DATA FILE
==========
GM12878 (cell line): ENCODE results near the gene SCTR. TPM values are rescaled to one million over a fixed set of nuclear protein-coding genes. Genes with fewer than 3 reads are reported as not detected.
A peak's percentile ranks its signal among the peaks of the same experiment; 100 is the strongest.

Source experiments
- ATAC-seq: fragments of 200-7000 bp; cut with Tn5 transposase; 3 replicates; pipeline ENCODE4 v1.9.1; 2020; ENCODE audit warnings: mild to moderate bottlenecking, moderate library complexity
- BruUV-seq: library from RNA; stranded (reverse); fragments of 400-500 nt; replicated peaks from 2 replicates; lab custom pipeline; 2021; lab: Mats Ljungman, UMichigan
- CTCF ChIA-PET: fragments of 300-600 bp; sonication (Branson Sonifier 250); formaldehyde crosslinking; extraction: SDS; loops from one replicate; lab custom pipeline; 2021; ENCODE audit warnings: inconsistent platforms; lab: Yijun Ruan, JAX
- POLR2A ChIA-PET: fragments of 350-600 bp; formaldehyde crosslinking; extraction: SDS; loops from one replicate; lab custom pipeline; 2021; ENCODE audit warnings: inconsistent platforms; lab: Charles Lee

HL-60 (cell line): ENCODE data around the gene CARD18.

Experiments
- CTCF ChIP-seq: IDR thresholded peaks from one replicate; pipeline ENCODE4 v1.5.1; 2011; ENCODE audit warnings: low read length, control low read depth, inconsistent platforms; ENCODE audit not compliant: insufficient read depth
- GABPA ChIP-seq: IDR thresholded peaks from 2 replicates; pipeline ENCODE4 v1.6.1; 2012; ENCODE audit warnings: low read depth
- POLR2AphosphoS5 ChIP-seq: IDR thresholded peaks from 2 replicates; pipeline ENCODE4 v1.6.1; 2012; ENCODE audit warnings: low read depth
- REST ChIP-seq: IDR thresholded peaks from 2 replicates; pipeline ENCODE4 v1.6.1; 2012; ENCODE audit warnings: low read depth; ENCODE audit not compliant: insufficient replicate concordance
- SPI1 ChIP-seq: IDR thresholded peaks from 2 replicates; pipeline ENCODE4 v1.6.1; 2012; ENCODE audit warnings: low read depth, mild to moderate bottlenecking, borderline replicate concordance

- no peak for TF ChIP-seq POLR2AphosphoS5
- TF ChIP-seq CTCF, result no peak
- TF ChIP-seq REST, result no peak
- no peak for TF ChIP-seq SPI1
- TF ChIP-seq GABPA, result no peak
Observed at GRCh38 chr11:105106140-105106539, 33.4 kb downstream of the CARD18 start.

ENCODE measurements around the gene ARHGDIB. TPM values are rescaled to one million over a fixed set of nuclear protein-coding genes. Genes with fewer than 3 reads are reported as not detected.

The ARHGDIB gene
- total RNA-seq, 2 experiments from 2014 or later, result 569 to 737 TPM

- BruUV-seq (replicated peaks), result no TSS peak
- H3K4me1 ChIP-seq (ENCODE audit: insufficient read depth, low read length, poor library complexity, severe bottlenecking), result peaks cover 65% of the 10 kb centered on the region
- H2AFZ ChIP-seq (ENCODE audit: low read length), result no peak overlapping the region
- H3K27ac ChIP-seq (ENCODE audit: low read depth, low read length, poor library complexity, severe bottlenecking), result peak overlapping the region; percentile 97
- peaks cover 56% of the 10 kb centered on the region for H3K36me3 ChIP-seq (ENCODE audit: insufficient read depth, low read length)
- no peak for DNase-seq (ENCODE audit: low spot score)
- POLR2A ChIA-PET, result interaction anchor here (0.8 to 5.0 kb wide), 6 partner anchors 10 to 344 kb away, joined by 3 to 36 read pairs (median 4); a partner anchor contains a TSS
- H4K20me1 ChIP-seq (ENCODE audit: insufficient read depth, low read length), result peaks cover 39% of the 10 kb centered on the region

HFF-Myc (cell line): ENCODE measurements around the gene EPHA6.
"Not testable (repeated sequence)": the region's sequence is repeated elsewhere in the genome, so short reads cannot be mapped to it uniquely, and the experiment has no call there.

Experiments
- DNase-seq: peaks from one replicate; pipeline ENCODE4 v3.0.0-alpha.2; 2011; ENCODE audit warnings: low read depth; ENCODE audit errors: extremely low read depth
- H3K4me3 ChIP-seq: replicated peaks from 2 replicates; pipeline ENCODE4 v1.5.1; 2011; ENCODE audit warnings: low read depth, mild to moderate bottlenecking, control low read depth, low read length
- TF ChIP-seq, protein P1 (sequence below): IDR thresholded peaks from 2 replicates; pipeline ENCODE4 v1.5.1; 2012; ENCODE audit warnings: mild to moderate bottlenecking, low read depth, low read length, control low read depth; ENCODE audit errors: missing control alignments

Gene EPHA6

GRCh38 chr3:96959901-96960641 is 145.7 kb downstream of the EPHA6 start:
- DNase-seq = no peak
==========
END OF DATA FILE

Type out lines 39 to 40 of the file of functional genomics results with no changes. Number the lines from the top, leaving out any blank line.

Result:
GRCh38 chr3:96959901-96960641 is 145.7 kb downstream of the EPHA6 start:
- DNase-seq = no peak